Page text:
Consider adding a “mad money” line to your list of expenses. Pay your bills, save for emergencies and long-term goals as agreed upon, then give each of you a set amount of money to spend on whatever you wish. If you want new running shoes or the very best headphones, then go ahead and buy them with your share of the “mad money,” not with the household money or out of your emergency fund.

The spender will have the freedom to buy whatever they want, and the saver can stash or invest their funds and won’t have to worry about not having enough set aside for a rainy day.

Don’t Be Afraid to Seek Professional Help

Whatever you do, don’t lie to your significant other about your spending or try to hide anything. If you feel that you can’t be honest about money with your spouse, then that means you haven’t come up with a plan that works for you as a couple.

If you’re having trouble agreeing on a budget or a plan, then visit a financial planner together for assistance in creating a budget that will work for your relationship. Financial planners are not emotionally invested in your finances and will be able to help you decide whether, say, that beach vacation is affordable or a splurge that you should pass on this year.

According to a 2022 survey from the National Association of Plan Advisors, only 30% of Americans have a paid financial advisor. If you are part of the 70% of those who don't have one or cannot afford one, there are free options available. Your bank or credit union may offer free financial consultations. Unions or employers may offer a free visit with a financial planner as part of your benefits package, and organizations like the Financial Planners Association may offer pro-bono services to those who qualify for the services.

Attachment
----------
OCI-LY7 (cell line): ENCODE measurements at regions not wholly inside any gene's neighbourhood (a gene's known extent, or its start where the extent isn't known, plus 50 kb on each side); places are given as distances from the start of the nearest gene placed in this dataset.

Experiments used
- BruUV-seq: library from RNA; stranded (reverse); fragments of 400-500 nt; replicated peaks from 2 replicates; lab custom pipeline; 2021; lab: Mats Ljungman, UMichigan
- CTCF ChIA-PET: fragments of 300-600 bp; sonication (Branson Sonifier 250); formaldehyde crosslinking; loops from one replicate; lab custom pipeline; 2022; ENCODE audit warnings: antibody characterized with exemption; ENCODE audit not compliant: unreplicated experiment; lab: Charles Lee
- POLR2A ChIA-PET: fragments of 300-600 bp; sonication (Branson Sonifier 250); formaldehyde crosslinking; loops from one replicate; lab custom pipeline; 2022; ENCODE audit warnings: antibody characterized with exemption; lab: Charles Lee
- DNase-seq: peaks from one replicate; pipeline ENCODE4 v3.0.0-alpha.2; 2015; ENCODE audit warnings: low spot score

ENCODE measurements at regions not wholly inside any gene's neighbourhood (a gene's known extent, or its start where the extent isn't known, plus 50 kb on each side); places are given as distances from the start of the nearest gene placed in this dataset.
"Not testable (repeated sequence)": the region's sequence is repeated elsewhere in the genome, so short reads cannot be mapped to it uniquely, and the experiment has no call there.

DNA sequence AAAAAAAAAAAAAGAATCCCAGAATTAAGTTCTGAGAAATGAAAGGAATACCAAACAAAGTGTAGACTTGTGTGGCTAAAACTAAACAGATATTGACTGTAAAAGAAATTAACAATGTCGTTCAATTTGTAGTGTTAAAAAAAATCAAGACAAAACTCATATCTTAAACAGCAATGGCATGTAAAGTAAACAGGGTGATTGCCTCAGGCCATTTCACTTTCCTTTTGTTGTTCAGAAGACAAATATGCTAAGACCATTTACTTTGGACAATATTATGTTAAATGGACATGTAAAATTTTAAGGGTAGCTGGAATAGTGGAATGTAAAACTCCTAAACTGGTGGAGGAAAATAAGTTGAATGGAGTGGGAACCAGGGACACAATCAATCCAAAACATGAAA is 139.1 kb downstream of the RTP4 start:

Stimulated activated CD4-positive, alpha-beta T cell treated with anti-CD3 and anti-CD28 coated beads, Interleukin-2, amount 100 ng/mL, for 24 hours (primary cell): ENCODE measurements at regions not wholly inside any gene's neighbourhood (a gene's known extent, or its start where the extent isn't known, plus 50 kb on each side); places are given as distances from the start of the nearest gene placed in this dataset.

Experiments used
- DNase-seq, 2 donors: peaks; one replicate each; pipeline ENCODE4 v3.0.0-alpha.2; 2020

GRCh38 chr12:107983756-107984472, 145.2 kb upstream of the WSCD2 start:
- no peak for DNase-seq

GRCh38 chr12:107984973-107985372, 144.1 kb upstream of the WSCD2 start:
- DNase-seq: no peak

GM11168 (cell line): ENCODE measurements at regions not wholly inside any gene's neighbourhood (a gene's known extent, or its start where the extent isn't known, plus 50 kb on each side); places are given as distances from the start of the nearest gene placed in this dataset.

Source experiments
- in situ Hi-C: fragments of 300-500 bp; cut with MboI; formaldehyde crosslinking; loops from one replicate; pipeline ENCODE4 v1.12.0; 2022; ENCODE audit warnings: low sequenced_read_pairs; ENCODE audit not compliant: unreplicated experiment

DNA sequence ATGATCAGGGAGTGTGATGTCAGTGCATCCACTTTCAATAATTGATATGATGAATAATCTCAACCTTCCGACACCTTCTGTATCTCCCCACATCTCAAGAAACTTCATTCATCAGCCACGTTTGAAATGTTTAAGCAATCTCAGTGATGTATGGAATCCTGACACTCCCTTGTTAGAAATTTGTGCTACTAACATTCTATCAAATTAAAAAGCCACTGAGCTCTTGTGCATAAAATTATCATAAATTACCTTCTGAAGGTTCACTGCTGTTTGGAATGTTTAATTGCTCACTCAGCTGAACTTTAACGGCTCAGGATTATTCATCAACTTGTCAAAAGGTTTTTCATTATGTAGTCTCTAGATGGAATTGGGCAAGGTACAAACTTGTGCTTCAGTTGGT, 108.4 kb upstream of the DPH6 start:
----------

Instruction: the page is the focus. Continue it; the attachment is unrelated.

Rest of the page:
What If My Spouse Overspends?

If your spouse is spending more than your household can afford, you may benefit from talking to a financial advisor to help you make a budget you can both agree on. There are also free financial planning tools available online, and some banks and credit unions may offer free financial counseling.

Can a Saver and a Spender Stay Married?

Yes. Of course, a saver and a spender can stay married. All couples can benefit from having honest conversations about money, setting up expectations about spending and saving as a couple, and making an agreed-upon household budget. For some, each having their own bank accounts as well as a joint account can help.

How Much Is a Financial Planner?

Financial advisors don't all charge the same amount of money for their time. There are fee-based financial advisors, financial advisors who charge by the hour, and those who offer their services for free or for a low fee for certain individuals. If you are meeting a financial advisor for one meeting, they may charge a flat, one-time fee of $150 and up, but most financial services are costly.

The Bottom Line

Savers and spenders can have successful lives together, as long as both individuals have agreed to a plan and a budget and can stick to it. If one plan does not work for the two of you, try another. If you can't afford a fee-based financial advisor, don't worry.

Free online tools and pro-bono financial planners can help you make a budget and economic roadmap for your partnership. Financial planning is meant to make life easier, and having one may mean fewer arguments about money.

Article Sources
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  1. National Association of Plan Advisors. "Why Consumers Use—and Don’t Use—Financial Advisors."

  2. FPA. "Covid-19 Pro Bono Financial Planning Program."

  3. Pillar Wealth Management. "Financial Advisor Fees and Costs Go Far Beyond What the Advisor Quotes You."